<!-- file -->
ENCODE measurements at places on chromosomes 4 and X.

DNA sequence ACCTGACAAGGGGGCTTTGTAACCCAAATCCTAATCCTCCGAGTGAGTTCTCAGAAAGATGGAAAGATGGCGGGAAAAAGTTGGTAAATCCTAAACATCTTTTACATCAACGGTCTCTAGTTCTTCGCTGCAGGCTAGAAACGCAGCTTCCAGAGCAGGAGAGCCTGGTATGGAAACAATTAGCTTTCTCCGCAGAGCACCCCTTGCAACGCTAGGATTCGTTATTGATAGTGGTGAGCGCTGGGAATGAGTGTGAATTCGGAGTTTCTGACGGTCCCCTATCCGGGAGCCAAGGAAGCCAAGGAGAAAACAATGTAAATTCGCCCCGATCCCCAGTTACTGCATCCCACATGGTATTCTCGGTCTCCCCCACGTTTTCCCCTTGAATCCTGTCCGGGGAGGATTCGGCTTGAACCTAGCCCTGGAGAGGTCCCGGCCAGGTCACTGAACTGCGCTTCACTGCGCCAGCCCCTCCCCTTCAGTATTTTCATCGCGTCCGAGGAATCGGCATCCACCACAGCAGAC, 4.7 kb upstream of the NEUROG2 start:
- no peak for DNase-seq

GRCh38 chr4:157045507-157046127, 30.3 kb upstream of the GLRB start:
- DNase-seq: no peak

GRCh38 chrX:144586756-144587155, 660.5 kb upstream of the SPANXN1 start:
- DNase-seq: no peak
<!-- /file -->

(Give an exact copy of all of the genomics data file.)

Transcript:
ENCODE measurements at places on chromosomes 4 and X.

DNA sequence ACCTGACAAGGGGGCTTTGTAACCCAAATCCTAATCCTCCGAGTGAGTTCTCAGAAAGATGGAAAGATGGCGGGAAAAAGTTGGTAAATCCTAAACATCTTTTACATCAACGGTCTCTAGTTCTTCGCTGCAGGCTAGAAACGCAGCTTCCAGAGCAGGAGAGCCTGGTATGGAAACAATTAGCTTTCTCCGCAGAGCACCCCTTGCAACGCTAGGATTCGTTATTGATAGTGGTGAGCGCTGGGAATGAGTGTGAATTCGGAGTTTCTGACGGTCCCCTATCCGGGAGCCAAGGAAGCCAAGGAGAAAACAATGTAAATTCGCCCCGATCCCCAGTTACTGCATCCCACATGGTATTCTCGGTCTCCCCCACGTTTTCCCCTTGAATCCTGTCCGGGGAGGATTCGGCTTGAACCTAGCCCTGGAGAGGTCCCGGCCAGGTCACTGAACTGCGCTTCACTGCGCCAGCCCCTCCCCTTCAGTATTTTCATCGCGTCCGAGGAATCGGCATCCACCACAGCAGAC, 4.7 kb upstream of the NEUROG2 start:
- no peak for DNase-seq

GRCh38 chr4:157045507-157046127, 30.3 kb upstream of the GLRB start:
- DNase-seq: no peak

GRCh38 chrX:144586756-144587155, 660.5 kb upstream of the SPANXN1 start:
- DNase-seq: no peak